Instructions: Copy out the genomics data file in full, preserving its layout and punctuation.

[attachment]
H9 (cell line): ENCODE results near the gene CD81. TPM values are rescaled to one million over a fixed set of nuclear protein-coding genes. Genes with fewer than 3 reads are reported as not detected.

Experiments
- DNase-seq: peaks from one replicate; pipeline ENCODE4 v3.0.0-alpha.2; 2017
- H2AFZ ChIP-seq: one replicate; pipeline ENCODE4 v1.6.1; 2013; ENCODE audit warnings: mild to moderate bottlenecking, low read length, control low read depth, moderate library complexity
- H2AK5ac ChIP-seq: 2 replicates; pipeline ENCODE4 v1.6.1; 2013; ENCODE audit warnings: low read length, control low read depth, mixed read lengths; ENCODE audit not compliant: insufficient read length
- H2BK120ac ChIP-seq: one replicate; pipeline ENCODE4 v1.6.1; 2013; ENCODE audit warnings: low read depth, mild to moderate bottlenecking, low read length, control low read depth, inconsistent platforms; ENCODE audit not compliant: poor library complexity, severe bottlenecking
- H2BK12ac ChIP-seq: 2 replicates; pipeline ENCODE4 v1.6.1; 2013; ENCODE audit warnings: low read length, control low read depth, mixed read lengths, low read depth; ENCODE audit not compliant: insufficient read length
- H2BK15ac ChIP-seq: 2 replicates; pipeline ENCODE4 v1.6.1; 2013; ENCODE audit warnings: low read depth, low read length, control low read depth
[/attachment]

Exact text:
H9 (cell line): ENCODE results near the gene CD81. TPM values are rescaled to one million over a fixed set of nuclear protein-coding genes. Genes with fewer than 3 reads are reported as not detected.

Experiments
- DNase-seq: peaks from one replicate; pipeline ENCODE4 v3.0.0-alpha.2; 2017
- H2AFZ ChIP-seq: one replicate; pipeline ENCODE4 v1.6.1; 2013; ENCODE audit warnings: mild to moderate bottlenecking, low read length, control low read depth, moderate library complexity
- H2AK5ac ChIP-seq: 2 replicates; pipeline ENCODE4 v1.6.1; 2013; ENCODE audit warnings: low read length, control low read depth, mixed read lengths; ENCODE audit not compliant: insufficient read length
- H2BK120ac ChIP-seq: one replicate; pipeline ENCODE4 v1.6.1; 2013; ENCODE audit warnings: low read depth, mild to moderate bottlenecking, low read length, control low read depth, inconsistent platforms; ENCODE audit not compliant: poor library complexity, severe bottlenecking
- H2BK12ac ChIP-seq: 2 replicates; pipeline ENCODE4 v1.6.1; 2013; ENCODE audit warnings: low read length, control low read depth, mixed read lengths, low read depth; ENCODE audit not compliant: insufficient read length
- H2BK15ac ChIP-seq: 2 replicates; pipeline ENCODE4 v1.6.1; 2013; ENCODE audit warnings: low read depth, low read length, control low read depth